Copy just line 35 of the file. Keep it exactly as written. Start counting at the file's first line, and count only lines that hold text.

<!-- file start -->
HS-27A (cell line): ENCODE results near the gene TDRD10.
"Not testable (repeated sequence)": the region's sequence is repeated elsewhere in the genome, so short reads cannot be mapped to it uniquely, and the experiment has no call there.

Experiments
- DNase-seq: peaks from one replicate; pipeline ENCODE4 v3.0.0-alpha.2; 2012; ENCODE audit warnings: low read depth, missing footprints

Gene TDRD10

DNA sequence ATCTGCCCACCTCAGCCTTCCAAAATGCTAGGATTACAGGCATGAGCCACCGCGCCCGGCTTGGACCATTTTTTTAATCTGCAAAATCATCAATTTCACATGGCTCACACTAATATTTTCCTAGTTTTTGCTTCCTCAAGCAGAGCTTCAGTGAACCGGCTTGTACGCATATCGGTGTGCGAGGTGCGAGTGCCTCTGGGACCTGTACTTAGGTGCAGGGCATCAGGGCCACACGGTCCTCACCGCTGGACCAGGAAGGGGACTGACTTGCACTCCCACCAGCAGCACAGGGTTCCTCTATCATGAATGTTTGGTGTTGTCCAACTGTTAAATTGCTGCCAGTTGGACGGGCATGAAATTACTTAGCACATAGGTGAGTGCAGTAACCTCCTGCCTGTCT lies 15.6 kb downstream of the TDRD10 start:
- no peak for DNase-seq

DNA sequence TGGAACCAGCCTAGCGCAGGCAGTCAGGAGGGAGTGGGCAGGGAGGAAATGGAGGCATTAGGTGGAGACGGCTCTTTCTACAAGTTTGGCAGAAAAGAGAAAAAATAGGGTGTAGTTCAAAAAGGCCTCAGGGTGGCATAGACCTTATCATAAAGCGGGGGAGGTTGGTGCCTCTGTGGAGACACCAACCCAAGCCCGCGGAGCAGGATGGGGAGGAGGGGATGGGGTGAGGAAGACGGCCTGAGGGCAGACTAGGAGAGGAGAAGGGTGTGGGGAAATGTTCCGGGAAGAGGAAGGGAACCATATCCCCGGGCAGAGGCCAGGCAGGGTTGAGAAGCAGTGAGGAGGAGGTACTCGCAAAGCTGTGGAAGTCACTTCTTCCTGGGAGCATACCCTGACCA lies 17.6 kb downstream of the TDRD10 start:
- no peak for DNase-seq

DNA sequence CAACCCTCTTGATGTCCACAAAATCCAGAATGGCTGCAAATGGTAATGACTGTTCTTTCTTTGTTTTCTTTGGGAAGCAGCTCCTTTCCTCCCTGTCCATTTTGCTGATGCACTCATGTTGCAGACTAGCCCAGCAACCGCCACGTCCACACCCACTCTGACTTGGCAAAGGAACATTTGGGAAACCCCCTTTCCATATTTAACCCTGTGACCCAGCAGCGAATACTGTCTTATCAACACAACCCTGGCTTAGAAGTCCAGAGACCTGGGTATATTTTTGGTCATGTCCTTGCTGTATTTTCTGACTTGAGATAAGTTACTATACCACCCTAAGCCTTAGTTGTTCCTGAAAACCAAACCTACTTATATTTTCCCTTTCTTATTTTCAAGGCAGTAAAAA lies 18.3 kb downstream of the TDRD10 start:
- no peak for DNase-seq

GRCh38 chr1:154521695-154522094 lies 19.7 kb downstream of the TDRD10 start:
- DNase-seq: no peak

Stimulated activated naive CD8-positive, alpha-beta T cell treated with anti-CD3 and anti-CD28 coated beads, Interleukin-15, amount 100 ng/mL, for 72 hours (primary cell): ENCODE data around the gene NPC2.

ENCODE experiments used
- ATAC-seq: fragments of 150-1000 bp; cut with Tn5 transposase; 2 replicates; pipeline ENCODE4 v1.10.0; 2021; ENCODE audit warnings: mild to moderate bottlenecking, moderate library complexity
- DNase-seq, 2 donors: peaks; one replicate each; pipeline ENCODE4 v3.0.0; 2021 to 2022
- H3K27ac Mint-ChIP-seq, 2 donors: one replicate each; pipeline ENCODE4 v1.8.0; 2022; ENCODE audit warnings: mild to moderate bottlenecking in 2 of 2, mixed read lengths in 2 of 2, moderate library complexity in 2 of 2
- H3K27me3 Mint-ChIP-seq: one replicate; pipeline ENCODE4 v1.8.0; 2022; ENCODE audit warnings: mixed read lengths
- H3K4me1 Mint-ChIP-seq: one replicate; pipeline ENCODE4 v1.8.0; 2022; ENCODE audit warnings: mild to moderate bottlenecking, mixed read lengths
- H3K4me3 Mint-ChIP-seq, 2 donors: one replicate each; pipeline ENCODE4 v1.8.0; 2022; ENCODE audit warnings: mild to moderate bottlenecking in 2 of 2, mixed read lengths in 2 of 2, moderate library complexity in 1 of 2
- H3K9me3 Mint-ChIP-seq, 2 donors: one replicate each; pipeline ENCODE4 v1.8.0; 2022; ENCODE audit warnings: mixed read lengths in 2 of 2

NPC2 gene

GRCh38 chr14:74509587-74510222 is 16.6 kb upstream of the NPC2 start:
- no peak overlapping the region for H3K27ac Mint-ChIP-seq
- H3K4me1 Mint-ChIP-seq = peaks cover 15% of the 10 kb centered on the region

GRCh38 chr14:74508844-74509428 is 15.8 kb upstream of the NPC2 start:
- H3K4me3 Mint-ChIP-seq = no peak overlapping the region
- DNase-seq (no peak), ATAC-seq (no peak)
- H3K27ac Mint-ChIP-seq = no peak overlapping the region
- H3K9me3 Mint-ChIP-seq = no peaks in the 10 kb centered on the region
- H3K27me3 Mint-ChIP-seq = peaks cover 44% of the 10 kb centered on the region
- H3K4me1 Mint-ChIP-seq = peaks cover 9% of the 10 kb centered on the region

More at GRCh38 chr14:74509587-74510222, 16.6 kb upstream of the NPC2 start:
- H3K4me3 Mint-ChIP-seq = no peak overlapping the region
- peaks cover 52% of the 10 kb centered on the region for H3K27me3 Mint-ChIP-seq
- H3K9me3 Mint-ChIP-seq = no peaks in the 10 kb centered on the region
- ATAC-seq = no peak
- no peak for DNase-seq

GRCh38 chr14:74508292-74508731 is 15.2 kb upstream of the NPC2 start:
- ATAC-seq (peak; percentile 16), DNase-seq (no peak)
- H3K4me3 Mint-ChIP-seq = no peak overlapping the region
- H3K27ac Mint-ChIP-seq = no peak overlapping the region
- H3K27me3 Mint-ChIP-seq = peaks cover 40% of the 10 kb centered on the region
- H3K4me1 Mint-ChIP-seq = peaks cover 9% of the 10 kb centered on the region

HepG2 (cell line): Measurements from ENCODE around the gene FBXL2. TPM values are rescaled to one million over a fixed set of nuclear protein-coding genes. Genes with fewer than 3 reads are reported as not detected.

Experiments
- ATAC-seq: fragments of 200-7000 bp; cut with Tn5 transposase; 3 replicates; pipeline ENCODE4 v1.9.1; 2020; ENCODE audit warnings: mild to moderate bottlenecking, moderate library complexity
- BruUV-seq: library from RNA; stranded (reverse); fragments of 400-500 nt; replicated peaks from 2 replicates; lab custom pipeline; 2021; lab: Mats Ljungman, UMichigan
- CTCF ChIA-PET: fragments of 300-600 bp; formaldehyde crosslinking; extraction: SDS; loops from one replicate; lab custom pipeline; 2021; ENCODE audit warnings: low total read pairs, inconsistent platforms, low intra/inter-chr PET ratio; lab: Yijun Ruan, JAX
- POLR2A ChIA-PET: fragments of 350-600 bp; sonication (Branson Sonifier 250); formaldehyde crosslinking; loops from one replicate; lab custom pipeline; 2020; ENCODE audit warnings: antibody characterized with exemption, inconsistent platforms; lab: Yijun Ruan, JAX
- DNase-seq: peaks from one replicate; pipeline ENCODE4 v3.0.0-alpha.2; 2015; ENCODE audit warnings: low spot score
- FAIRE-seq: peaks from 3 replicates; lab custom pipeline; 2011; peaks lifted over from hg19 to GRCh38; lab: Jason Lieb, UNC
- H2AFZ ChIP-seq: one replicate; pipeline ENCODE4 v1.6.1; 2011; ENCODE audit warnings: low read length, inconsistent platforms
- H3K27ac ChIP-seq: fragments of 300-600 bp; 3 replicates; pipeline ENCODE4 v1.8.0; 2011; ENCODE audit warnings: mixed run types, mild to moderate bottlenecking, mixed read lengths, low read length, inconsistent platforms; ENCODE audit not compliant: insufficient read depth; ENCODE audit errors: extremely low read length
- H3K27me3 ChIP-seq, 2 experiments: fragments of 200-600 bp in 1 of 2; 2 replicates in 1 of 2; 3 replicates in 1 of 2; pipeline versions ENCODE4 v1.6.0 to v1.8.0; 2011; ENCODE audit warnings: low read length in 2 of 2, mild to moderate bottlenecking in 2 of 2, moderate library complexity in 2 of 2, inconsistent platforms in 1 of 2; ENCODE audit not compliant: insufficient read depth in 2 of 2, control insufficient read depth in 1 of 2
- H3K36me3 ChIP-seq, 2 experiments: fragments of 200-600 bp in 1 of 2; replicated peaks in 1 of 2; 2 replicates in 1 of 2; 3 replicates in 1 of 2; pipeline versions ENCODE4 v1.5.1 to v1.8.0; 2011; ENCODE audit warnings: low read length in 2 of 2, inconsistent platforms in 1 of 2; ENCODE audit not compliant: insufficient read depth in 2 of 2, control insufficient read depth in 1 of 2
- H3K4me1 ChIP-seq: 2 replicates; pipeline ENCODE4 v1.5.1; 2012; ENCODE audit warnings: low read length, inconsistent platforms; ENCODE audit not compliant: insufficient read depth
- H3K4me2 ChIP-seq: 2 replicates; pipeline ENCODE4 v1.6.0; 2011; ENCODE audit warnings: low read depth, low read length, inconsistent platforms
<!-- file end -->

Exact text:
- H3K4me3 Mint-ChIP-seq = no peak overlapping the region